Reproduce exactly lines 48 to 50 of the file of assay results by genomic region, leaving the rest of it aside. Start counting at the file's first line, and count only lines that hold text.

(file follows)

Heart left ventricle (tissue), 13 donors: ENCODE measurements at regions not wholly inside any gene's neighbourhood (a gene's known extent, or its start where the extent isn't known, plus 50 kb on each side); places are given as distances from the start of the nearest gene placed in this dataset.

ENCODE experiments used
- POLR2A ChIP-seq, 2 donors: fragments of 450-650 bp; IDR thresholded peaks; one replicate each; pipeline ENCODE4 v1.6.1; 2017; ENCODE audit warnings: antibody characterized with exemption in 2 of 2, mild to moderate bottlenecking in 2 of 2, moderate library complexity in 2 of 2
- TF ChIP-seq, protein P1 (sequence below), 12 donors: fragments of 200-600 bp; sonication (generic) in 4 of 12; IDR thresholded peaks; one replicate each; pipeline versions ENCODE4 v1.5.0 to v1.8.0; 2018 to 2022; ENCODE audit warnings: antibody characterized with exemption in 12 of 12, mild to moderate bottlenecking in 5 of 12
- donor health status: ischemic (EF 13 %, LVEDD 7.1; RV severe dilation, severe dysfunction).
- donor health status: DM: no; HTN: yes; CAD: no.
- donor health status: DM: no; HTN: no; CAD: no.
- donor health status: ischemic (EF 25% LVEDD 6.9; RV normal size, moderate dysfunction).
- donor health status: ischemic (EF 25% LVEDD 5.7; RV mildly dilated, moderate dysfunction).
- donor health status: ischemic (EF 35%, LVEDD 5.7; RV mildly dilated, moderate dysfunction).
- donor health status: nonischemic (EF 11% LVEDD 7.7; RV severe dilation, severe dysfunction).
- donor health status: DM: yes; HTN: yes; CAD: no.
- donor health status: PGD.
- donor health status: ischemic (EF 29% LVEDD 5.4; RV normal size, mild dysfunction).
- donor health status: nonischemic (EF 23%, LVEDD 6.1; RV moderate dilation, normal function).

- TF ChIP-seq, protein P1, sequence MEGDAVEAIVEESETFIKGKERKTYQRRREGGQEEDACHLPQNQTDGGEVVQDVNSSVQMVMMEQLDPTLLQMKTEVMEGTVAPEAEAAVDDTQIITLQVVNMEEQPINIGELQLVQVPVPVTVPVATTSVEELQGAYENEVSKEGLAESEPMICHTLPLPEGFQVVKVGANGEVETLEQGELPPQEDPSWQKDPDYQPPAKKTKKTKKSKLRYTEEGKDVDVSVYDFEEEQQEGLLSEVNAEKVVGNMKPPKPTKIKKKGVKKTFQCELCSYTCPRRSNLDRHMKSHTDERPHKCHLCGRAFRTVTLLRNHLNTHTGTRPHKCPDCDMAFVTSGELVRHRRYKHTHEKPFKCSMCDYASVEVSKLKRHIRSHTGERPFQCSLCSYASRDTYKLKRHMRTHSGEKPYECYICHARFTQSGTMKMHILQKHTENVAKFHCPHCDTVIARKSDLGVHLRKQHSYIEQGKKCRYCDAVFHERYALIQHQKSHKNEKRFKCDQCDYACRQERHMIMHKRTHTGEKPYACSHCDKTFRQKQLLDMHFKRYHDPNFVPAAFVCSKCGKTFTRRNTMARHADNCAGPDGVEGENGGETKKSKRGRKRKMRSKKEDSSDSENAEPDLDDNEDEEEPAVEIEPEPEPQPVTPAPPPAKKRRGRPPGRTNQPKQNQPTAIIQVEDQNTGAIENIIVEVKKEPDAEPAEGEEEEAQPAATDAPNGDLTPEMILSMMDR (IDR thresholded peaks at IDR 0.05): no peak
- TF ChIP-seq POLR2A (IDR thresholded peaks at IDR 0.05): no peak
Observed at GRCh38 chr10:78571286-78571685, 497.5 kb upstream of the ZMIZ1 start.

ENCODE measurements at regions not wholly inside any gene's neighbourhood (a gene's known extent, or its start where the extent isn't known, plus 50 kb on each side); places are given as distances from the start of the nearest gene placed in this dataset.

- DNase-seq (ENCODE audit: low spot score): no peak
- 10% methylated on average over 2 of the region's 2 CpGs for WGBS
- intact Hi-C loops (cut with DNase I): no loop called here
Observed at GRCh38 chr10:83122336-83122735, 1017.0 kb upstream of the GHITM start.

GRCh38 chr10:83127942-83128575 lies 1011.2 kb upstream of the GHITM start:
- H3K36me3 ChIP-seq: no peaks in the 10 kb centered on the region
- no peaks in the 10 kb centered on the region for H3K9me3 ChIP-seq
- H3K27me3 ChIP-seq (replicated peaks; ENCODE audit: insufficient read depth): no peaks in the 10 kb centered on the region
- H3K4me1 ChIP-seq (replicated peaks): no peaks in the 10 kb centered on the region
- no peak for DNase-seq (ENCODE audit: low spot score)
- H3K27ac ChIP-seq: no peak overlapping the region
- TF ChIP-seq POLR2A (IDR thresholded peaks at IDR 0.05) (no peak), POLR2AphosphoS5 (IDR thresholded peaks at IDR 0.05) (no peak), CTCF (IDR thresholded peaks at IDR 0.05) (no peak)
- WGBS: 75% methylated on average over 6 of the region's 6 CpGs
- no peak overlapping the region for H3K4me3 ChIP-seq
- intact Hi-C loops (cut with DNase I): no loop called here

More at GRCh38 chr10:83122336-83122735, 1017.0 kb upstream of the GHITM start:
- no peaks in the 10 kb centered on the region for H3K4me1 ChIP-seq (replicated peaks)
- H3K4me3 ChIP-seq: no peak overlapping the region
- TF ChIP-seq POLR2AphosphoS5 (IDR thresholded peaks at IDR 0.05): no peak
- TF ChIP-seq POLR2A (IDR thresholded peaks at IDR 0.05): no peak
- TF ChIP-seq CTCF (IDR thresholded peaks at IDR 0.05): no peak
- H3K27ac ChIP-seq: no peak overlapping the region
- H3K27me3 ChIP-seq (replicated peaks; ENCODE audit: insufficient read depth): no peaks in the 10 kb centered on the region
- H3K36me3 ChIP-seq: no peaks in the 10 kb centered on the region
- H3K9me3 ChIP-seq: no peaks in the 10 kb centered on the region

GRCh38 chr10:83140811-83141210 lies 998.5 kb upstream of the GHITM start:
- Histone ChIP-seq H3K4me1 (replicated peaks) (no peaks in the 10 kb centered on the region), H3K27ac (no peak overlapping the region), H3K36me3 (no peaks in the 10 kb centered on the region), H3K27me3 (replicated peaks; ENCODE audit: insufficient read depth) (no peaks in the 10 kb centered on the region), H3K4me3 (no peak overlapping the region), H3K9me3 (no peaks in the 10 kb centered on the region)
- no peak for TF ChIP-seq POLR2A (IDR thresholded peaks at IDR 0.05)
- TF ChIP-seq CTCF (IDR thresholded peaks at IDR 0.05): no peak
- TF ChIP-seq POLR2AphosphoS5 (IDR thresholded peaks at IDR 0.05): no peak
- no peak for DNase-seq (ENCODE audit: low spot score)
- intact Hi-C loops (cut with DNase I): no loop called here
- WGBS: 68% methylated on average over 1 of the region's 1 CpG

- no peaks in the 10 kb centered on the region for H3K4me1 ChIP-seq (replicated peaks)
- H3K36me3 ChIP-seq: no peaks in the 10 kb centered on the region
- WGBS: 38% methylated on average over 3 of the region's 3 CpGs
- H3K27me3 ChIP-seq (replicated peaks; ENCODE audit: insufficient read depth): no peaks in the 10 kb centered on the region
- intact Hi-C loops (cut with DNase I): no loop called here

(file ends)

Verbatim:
- TF ChIP-seq CTCF (IDR thresholded peaks at IDR 0.05): no peak
- TF ChIP-seq POLR2AphosphoS5 (IDR thresholded peaks at IDR 0.05): no peak
- no peak for DNase-seq (ENCODE audit: low spot score)